After four days of submissions, Hamilton City Council has voted overwhelmingly to remove fluoride from the city's water.
A council tribunal today voted 7-1 to stop the practice of adding fluoride to the public water supply from no later than June 21 when stocks run out.
The council will make annual savings of $48,000 by removing fluoride.
The tribunal was presented with research from experts and interested parties on both sides of the debate, although the majority were against fluoride.
The council will be writing to Health Minister Tony Ryall, expressing its view that public water fluoridation is a health issue which central government should address.
Three councillors who are also on the Waikato District Health Board - Martin Gallagher, Pippa Mahood and Ewan Wilson - did not take part in the tribunal, along with John Gower and Maria Westphal due to previously stated views on fluoride.
Hamilton has been adding fluoride to its water since the 1960s.
Mayor Julie Hardaker said "potential and perceived risks'' from fluoridation were raised at the tribunal, while there was no dispute that topical applications via toothpaste were effective against tooth decay.
She felt a telling statistic was that of the 220 litres of water a day used by the average Hamilton person, only about two litres was consumed and the rest went to the wastewater system.
Deputy Mayor Gordon Chesterman said he was not satisfied fluoridation had achieved benefits "beyond reasonable doubt''.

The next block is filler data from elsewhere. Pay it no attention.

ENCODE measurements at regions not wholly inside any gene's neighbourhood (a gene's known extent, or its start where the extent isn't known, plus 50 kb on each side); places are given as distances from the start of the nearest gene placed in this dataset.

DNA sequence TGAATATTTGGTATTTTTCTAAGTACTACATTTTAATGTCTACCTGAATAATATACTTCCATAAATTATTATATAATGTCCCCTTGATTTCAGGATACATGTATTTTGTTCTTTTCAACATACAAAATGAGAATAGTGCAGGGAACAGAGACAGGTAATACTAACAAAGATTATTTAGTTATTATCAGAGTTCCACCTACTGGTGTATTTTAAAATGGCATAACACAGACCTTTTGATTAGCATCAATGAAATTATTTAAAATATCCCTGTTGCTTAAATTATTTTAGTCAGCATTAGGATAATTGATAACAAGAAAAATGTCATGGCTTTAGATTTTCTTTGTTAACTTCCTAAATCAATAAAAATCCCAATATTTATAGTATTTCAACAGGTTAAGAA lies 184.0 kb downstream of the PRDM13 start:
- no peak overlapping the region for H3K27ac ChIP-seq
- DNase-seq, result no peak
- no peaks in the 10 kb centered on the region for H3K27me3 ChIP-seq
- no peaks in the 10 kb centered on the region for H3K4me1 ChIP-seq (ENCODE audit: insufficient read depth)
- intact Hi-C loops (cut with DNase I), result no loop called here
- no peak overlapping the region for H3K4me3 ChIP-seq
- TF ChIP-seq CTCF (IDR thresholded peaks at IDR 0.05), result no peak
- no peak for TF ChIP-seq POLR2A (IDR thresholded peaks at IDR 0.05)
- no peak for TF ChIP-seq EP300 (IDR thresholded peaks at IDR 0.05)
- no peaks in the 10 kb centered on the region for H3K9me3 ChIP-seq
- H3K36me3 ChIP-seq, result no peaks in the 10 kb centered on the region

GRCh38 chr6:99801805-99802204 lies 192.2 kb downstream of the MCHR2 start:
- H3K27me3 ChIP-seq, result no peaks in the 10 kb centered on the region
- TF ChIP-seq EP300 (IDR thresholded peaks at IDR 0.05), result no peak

He urged the Government to crack down on sugar-laden drinks, which many tribunal submissions linked to dental decay, suggesting they be taxed like alcohol and tobacco.
He noted only 23 of 67 New Zealand councils still added fluoride as public opinion was changing.
The vote was greeted with applause from about 20 people in the public gallery.
How the money saved by removing fluoride is used will be discussed at the Annual Plan deliberations tomorrow.
Other communities eliminating fluoridation
Hamilton joins a growing number of communities that have voted to reduce or eliminate fluoridation, including New Plymouth, Central Hawke's Bay, Dunedin and Tauranga.
Dr Jonathan Broadbent, Senior Lecturer in Preventive and Restorative Dentistry, University of Otago and President Otago Branch of NZ Dental Association, said the "decision will undermine public health in New Zealand".
"We are going in the wrong direction. Right now our nearest neighbors, the Australian State of Victoria, are spending Au$3.6 million build more fluoridation plants across rural parts of their State.
"The World Health Organisation, the World Dental Federation, and the International Association for Dental Research have all stated that 'universal access to fluoride for dental health is part of the basic human right to health'.
"In New Zealand, a central part of the universal right to fluoride is community water fluoridation."
Broadbent said while the extent of tooth decay has reduced in
recent decades, the disease remains more prevalent than other
significant health conditions in the country, particularly in
unfluoridated areas and among disadvantaged New Zealanders.